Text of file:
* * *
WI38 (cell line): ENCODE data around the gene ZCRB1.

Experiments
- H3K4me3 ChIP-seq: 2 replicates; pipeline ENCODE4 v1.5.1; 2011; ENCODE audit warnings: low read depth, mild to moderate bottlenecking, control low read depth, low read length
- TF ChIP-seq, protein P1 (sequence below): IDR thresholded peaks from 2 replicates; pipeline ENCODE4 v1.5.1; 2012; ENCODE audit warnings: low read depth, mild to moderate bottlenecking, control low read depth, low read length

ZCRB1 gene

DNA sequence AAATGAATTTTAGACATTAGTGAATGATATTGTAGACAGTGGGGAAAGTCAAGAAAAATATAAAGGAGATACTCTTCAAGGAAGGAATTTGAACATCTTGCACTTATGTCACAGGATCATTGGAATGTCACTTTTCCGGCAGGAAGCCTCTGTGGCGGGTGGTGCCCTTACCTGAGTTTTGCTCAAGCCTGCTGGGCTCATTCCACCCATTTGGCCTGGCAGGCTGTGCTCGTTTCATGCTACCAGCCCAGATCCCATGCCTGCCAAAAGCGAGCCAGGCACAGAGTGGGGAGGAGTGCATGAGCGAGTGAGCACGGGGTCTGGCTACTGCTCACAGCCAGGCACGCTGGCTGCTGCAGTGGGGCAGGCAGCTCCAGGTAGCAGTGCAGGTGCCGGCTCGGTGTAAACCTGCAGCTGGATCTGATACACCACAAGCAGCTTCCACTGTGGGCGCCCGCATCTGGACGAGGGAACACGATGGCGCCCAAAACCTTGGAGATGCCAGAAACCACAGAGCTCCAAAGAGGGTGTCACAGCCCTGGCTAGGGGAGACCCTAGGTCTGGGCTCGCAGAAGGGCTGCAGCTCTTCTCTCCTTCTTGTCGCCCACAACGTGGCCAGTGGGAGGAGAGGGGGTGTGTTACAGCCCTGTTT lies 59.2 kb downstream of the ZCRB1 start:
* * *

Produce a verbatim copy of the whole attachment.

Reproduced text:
WI38 (cell line): ENCODE data around the gene ZCRB1.

Experiments
- H3K4me3 ChIP-seq: 2 replicates; pipeline ENCODE4 v1.5.1; 2011; ENCODE audit warnings: low read depth, mild to moderate bottlenecking, control low read depth, low read length
- TF ChIP-seq, protein P1 (sequence below): IDR thresholded peaks from 2 replicates; pipeline ENCODE4 v1.5.1; 2012; ENCODE audit warnings: low read depth, mild to moderate bottlenecking, control low read depth, low read length

ZCRB1 gene

DNA sequence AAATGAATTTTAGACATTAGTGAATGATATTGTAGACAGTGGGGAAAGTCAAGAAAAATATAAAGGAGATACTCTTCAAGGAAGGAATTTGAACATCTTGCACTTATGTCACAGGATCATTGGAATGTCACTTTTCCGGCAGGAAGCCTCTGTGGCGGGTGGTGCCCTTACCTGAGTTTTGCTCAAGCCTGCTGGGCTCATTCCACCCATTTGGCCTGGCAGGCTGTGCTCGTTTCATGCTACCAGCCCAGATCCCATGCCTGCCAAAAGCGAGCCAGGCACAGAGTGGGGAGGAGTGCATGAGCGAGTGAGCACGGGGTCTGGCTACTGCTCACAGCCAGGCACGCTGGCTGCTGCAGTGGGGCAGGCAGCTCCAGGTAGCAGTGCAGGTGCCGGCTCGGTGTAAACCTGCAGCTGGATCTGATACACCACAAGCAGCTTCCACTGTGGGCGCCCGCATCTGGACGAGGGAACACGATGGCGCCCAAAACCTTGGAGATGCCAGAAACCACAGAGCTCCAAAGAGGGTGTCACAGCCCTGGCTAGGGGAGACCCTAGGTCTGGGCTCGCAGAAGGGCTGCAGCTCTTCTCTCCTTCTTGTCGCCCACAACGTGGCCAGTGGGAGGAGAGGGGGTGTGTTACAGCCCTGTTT lies 59.2 kb downstream of the ZCRB1 start: